I was browsing the most haunted floor of my favorite antiques store when I came across a very vintage globe. It was faded and slightly falling apart, but it wasn’t that old—definitely made during my parents’ lives, it could’ve been in my dad’s classroom when he was a kid.
One of my bigger regrets in life is that I’ve never been a contestant on Where in the World is Carmen Sandiego. I watched it every single day in elementary school, and I’m not exaggerating when I say that I would have dominated. There is an alternate version of our universe where I am a local folk hero for being the greatest contestant that Where in the World is Carmen Sandiego ever had. I would be friends with the entire original line-up of Rockapella—yes, the original line-up.
I would know wherever Greg the host is now.
I don’t know where Greg is. No one does. Anyway, back to this globe.
My first stop was to check if this globe still had the USSR instead of Russia. Check (I still got it, Carmen). Yugoslavia and Czechoslovakia? Still going strong.
Romania is spelled Rumania. Sri Lanka is Ceylon, Myanmar is Burma, Ethiopia is Abyssinia. Mongolia is the Mongolian People’s Republic. Thailand still has a “Siam” in parentheses. Vietnam is called Indochina. Malta and Hong Kong are marked with a “Br” since they were under British control, which Hong Kong was until 1997.
The Western Sahara is called Spanish Sahara, which I had never heard of. Apparently the colonialism game was so fraught back in the day that Spain held a tight grip on a patch of uninhabitable desert with no resources for 100 years, and they didn’t relinquish it until 1975.
Speaking of colonialism—all of Africa looked straight out of a book from the 19th century. It was mind-boggling. “French West Africa” encompasses what are now ten countries, and wasn’t dissolved until 1960. “French Equatorial Africa” is five countries today, also achieving independence in 1960. And by “achieving independence” I mean that the French cut their losses and left with all of the area’s wealth and resources, leaving a population that had been oppressed and exploited for generations to build a nation from scratch with the scraps left behind. And the country lines drawn by colonialism had no regard for cultural or religious or tribal borders, the effects of which are still getting thousands of people killed today.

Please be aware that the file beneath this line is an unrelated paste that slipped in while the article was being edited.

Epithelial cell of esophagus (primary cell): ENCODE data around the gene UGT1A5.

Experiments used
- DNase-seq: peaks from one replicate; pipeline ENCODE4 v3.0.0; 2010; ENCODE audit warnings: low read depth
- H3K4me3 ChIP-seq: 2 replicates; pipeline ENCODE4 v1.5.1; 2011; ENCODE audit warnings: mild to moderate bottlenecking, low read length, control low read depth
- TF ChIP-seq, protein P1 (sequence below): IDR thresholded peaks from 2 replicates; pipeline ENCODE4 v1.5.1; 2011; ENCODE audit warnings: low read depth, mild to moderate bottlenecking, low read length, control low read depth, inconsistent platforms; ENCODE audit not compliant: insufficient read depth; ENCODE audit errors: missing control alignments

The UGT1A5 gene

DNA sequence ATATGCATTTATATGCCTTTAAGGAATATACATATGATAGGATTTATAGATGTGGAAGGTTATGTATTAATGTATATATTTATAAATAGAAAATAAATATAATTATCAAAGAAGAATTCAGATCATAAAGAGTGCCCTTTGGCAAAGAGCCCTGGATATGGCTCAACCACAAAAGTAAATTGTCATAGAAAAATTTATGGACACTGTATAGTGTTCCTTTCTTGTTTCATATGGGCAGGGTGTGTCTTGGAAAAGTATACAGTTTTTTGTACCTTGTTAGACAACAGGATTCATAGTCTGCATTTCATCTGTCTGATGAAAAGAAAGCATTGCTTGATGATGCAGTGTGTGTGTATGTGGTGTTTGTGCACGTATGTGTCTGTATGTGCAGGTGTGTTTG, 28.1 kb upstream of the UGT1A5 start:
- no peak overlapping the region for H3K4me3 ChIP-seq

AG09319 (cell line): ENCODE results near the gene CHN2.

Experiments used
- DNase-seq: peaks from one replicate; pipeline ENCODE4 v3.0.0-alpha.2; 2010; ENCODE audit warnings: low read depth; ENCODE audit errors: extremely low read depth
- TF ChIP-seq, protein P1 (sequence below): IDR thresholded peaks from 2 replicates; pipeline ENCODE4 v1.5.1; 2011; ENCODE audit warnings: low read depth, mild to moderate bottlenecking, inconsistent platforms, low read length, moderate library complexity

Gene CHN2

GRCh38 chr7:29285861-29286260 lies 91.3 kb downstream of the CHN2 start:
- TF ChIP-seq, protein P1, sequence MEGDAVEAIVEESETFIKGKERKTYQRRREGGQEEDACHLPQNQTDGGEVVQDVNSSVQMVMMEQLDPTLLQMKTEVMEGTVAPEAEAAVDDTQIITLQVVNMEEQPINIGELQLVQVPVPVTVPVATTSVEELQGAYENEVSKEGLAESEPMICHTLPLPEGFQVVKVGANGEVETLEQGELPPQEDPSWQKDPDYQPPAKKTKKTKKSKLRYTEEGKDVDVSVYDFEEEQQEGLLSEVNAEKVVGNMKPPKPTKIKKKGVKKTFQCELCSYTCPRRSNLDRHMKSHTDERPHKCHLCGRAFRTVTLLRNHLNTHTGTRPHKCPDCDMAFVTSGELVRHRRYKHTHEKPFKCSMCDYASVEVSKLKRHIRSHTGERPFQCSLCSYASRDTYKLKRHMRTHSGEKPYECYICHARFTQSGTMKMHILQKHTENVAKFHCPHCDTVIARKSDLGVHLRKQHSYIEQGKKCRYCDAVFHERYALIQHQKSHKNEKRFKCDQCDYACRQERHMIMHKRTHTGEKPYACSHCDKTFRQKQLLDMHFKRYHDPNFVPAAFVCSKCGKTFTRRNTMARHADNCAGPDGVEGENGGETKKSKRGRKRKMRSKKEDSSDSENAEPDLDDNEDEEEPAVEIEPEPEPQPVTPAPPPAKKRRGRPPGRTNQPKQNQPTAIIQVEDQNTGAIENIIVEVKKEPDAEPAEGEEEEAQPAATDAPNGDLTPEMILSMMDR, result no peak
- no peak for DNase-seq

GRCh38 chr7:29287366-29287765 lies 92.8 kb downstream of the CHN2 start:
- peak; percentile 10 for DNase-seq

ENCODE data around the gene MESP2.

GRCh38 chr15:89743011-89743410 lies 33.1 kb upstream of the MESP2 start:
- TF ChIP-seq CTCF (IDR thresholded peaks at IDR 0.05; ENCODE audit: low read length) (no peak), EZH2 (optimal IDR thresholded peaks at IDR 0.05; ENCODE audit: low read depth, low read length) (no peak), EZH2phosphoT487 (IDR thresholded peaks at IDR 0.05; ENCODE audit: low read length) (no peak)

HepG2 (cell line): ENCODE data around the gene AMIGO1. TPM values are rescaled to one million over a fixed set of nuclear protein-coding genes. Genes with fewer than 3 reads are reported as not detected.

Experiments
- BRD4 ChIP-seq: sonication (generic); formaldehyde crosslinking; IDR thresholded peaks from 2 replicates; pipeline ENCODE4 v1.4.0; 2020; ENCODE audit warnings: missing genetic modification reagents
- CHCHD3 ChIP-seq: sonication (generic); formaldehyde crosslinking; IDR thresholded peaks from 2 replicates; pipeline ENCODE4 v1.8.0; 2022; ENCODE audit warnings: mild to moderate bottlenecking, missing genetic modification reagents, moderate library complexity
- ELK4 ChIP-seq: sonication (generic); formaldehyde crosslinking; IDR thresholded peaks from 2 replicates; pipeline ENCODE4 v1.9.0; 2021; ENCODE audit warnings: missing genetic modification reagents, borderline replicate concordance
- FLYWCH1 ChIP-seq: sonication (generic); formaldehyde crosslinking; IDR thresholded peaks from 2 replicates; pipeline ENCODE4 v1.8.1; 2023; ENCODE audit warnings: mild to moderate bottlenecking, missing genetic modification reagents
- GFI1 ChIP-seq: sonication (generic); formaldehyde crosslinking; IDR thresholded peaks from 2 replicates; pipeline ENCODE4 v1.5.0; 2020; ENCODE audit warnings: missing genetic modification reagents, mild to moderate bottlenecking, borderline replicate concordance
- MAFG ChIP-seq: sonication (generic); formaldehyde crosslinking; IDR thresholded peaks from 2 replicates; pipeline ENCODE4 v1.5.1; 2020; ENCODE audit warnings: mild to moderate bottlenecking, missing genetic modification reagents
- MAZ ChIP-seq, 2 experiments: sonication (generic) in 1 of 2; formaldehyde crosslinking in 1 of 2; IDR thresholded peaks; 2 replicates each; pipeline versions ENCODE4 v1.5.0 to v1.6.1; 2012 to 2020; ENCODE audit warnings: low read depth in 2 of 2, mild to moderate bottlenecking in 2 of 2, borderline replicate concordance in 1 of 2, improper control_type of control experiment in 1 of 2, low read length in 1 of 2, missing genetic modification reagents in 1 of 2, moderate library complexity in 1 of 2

Just seeing the name of the Belgian Congo gave me chills. Look it up if you want to have nightmares. North Rhodesia, French Guinea and Bechuanaland . . . if you’ve seen Black Panther, know that there’s a very good reason Wakanda had to hide to stay free.
If only Wakanda were real. If only that had worked for someone, for anyone.
I spun around to Southeast Asia. This globe hadn’t had a good spin in a while, and creaked at every movement. India has been partitioned, so we’re post-1947 for sure, but there’s no Bangladesh yet—it was still East Pakistan, as it was until the ‘70s.
Israel is on the map, so that puts us post-1948. But here’s the weird thing. I looked to Europe, expecting to see Germany split in half, but it wasn’t. No little “W.” and “E.” as I’ve seen on every other Cold War map, not even a line splitting the country in two.
I did a little research, as well as I could with the lack of strong signal in the windowless basement floor of the antiques store (no windows means no way for ghosts to escape!) and found out that while Germany was divided immediately after the war, the official designations of East and West Germany were not official until 1952.
This was a very specific globe. Depending on how long it took to manufacture a globe at the very end of the ’40s or the dawn of the ’50s, either this globe was worked on down to the wire to get everything accurate, or it went to its first owner already outdated.
This globe was born an antique.
I’ve heard astronauts say that one of the most startling thing about seeing Earth out the window of a spaceship is realizing that there are no borders. That all these lines that a few dead men created with a pencil and a ruler don’t actually exist. These prison walls of our own creation, that decide our flags and futures and make the difference between life and death for millions, even now, even at this very moment, they’re all just imaginary.